The growth in R&D expenditure between 2002 and 2012 kept pace with GDP, but it it didn't keep pace with competitors. The UK’s R&D intensity (expenditure on R&D as a percentage of GDP) has remained at about 1.7% or 1.8%. Over the same period, Germany's R&D intensity has risen from 2.5% to 2.9%.

And the rest of the world is catching up quickly. 

Although in the UK the manufacturing sector is more R&D intensive than the rest of the economy, the relatively low levels of R&D expenditure across the economy as a whole need to be addressed, in order to ensure the UK can remain highly productive and competitive in global markets.

Innovation is challenging and risky; there is an important role for government support to play to help firms innovate successfully. As we have previously argued, there is much about existing government support to be positive about, but more can be done. We will be publishing Innovation Monitor 2014/15 in partnership with NatWest this summer, which will include some recommendations in this area.

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Manufacturers must show the next generation we Make It Britain

Verity O'Keefe May 28, 2014 13:38

63% of manufacturers think initiatives between schools and businesses will encourage more young people into manufacturing.

Building the link between schools and local industry is crucial if we are to inspire the next generation of workers into industries such as manufacturing.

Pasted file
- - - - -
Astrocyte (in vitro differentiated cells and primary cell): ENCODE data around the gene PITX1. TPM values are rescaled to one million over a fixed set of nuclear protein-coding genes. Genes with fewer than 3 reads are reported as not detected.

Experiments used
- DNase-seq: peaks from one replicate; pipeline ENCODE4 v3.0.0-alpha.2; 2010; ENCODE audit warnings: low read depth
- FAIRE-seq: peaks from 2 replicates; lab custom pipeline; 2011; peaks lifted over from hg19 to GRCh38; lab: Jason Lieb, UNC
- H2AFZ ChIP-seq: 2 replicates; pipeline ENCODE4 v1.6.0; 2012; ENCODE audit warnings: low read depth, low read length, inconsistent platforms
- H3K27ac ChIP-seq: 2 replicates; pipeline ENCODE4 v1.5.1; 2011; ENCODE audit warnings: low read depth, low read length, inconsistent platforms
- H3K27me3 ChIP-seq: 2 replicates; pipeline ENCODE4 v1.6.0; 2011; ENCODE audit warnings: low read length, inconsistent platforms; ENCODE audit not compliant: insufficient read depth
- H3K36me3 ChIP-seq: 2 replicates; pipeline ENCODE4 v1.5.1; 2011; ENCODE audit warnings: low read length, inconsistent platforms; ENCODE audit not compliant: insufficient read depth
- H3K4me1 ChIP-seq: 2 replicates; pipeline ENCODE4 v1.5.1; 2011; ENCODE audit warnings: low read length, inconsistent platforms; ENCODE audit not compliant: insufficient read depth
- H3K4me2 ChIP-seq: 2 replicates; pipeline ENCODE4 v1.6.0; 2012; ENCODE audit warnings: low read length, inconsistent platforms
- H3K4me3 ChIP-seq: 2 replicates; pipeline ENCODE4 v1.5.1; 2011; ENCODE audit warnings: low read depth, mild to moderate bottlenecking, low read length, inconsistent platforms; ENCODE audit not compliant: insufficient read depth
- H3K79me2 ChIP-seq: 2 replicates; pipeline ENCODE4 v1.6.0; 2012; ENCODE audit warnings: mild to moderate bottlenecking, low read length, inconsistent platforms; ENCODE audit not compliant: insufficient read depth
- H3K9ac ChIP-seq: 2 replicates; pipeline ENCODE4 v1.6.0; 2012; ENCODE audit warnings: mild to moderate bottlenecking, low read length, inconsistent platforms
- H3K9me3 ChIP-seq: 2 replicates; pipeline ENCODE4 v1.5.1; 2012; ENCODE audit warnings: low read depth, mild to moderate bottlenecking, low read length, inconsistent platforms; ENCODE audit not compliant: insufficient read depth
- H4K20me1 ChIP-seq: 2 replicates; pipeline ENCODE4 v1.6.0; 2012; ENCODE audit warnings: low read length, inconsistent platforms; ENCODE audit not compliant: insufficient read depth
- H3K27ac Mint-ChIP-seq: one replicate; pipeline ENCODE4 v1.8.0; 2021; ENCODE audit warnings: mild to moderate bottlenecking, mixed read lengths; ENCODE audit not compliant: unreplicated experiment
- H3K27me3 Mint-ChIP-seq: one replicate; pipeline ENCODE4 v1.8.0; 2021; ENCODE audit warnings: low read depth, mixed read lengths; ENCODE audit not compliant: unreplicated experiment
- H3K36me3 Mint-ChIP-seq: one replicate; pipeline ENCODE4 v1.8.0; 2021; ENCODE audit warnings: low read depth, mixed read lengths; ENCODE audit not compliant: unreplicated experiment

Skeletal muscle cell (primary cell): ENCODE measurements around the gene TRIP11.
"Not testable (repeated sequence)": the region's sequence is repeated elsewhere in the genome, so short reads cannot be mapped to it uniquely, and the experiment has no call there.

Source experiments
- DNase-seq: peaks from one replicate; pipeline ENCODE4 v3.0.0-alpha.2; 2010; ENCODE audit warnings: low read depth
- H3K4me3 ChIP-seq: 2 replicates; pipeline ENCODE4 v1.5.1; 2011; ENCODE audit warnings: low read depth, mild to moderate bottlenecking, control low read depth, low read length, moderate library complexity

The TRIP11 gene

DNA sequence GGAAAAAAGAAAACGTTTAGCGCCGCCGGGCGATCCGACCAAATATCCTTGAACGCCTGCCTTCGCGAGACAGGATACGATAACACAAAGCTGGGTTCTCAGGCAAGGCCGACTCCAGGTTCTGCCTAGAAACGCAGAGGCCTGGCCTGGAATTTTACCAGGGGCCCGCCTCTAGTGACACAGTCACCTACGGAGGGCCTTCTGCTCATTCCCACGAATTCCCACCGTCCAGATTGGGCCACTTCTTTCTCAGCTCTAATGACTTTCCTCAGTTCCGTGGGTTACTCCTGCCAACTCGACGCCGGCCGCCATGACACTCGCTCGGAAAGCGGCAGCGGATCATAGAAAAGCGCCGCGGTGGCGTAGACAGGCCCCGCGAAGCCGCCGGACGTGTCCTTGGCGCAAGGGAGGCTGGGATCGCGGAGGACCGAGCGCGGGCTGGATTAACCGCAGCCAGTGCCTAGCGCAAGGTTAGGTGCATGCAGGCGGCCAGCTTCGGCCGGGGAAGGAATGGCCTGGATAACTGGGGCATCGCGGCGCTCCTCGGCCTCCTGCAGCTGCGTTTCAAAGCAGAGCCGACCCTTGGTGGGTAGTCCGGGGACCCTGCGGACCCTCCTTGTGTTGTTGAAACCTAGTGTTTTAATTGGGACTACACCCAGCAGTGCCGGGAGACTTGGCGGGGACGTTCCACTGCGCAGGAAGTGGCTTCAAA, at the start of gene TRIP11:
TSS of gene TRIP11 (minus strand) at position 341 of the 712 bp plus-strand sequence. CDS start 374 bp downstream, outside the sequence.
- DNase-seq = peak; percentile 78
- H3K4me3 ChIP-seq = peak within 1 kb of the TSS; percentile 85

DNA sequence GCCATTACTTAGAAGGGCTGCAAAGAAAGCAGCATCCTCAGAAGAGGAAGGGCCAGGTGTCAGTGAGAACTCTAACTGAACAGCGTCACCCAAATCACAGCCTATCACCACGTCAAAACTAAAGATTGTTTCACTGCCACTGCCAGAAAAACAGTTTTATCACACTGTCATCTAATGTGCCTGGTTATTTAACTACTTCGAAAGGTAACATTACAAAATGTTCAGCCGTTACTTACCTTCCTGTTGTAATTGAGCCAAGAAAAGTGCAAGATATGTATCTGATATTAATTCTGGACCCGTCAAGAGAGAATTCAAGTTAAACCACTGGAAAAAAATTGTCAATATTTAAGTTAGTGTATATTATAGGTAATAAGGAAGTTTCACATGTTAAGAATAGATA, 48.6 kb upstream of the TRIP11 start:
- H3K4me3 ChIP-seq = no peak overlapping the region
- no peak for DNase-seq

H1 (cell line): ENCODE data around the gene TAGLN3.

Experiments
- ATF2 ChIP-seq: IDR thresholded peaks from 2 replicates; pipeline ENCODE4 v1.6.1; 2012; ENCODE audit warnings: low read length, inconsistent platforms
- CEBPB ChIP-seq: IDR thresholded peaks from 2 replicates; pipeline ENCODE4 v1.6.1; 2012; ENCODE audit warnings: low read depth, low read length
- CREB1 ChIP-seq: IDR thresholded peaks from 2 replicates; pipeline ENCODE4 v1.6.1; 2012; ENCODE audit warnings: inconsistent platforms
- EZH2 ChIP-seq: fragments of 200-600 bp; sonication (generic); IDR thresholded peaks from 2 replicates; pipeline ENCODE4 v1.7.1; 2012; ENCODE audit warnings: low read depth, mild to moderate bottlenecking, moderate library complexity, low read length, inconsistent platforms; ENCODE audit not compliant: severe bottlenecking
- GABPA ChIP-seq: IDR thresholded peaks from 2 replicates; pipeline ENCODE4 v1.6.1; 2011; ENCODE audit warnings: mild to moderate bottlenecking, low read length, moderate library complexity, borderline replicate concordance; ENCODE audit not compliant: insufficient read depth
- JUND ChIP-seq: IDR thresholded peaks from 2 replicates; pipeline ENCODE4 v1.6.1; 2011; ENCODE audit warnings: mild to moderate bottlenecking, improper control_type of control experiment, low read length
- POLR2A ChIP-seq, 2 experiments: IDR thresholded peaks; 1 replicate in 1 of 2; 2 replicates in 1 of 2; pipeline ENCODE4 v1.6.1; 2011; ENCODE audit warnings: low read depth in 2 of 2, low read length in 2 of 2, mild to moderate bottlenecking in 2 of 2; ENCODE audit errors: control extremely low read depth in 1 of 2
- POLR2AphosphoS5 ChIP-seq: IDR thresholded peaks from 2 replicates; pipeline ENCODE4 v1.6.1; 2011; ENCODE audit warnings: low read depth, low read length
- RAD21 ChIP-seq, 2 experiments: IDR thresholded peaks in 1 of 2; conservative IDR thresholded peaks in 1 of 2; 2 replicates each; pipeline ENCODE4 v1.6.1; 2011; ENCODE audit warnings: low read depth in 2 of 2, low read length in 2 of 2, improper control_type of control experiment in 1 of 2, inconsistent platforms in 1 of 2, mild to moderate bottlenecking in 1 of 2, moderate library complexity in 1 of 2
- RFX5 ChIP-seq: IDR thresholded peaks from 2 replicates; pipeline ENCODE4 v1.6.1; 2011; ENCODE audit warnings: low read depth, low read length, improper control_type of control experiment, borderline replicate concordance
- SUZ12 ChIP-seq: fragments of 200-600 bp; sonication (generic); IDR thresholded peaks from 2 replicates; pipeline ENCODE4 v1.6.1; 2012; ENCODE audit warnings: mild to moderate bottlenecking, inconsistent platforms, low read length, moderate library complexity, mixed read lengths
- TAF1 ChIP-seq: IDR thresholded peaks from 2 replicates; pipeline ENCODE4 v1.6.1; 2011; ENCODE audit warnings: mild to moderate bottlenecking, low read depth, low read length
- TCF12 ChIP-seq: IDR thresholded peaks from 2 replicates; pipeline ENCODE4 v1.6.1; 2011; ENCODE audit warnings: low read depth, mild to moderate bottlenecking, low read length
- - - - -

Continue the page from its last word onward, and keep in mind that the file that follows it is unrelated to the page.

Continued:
Exposure to the real working world is vital, and for that reason manufacturers are engaging in a number of activities to encourage young people to consider a career in manufacturing.

Seven in ten manufacturers offer work experience to young people and over half go into speak in schools or invite schools to their sites.

A recent report commissioned by the Association of Colleges found that school children themselves are asking for more ‘Have-a-go’ experiences. Manufacturers themselves are best placed to showcase the opportunities within the industry and teach young people about the skills-sets required for such a career.

We have blogged before on the need to myth-bust some of the barriers employers cite about engaging with schools (Health and Safety, insurance liabilities and CRB to name a few) but the common barrier that comes up, particularly amongst small businesses is difficulties making contacts with schools.